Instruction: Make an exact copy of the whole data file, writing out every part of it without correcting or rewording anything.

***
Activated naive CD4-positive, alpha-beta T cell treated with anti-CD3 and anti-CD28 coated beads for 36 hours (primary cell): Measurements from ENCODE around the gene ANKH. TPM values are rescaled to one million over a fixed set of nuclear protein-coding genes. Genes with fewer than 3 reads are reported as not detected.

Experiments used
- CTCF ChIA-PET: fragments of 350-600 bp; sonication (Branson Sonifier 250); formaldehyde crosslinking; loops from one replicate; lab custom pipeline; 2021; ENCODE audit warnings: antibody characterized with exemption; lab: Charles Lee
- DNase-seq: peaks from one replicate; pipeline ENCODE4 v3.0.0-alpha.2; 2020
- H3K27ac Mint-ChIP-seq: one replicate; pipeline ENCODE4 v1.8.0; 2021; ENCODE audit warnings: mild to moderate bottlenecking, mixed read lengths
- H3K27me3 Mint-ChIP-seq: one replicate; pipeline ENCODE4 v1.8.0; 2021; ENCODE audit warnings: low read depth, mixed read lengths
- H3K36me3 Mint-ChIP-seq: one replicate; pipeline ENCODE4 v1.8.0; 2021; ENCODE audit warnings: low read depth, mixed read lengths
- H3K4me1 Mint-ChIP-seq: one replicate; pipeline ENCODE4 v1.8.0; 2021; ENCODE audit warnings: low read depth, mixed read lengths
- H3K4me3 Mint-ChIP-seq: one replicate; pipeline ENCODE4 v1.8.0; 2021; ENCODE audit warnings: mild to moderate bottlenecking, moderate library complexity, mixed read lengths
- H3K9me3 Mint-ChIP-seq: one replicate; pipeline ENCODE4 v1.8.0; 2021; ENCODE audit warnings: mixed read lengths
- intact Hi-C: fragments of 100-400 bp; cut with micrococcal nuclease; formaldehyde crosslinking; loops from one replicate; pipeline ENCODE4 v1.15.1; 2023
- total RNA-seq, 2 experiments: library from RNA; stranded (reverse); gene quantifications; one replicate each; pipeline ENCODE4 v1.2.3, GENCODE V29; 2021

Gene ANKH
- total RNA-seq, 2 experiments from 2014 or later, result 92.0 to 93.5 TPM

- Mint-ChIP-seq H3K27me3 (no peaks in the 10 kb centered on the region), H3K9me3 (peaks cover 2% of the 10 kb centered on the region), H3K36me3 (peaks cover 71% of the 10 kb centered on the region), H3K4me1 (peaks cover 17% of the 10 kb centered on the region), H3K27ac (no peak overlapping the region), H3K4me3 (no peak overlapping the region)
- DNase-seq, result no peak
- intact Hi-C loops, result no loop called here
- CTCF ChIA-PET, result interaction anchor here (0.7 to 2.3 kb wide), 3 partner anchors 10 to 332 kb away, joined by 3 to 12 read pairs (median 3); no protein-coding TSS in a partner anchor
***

Activated naive CD4-positive, alpha-beta T cell treated with anti-CD3 and anti-CD28 coated beads for 36 hours (primary cell): Measurements from ENCODE around the gene ANKH. TPM values are rescaled to one million over a fixed set of nuclear protein-coding genes. Genes with fewer than 3 reads are reported as not detected.

Experiments used
- CTCF ChIA-PET: fragments of 350-600 bp; sonication (Branson Sonifier 250); formaldehyde crosslinking; loops from one replicate; lab custom pipeline; 2021; ENCODE audit warnings: antibody characterized with exemption; lab: Charles Lee
- DNase-seq: peaks from one replicate; pipeline ENCODE4 v3.0.0-alpha.2; 2020
- H3K27ac Mint-ChIP-seq: one replicate; pipeline ENCODE4 v1.8.0; 2021; ENCODE audit warnings: mild to moderate bottlenecking, mixed read lengths
- H3K27me3 Mint-ChIP-seq: one replicate; pipeline ENCODE4 v1.8.0; 2021; ENCODE audit warnings: low read depth, mixed read lengths
- H3K36me3 Mint-ChIP-seq: one replicate; pipeline ENCODE4 v1.8.0; 2021; ENCODE audit warnings: low read depth, mixed read lengths
- H3K4me1 Mint-ChIP-seq: one replicate; pipeline ENCODE4 v1.8.0; 2021; ENCODE audit warnings: low read depth, mixed read lengths
- H3K4me3 Mint-ChIP-seq: one replicate; pipeline ENCODE4 v1.8.0; 2021; ENCODE audit warnings: mild to moderate bottlenecking, moderate library complexity, mixed read lengths
- H3K9me3 Mint-ChIP-seq: one replicate; pipeline ENCODE4 v1.8.0; 2021; ENCODE audit warnings: mixed read lengths
- intact Hi-C: fragments of 100-400 bp; cut with micrococcal nuclease; formaldehyde crosslinking; loops from one replicate; pipeline ENCODE4 v1.15.1; 2023
- total RNA-seq, 2 experiments: library from RNA; stranded (reverse); gene quantifications; one replicate each; pipeline ENCODE4 v1.2.3, GENCODE V29; 2021

Gene ANKH
- total RNA-seq, 2 experiments from 2014 or later, result 92.0 to 93.5 TPM

- Mint-ChIP-seq H3K27me3 (no peaks in the 10 kb centered on the region), H3K9me3 (peaks cover 2% of the 10 kb centered on the region), H3K36me3 (peaks cover 71% of the 10 kb centered on the region), H3K4me1 (peaks cover 17% of the 10 kb centered on the region), H3K27ac (no peak overlapping the region), H3K4me3 (no peak overlapping the region)
- DNase-seq, result no peak
- intact Hi-C loops, result no loop called here
- CTCF ChIA-PET, result interaction anchor here (0.7 to 2.3 kb wide), 3 partner anchors 10 to 332 kb away, joined by 3 to 12 read pairs (median 3); no protein-coding TSS in a partner anchor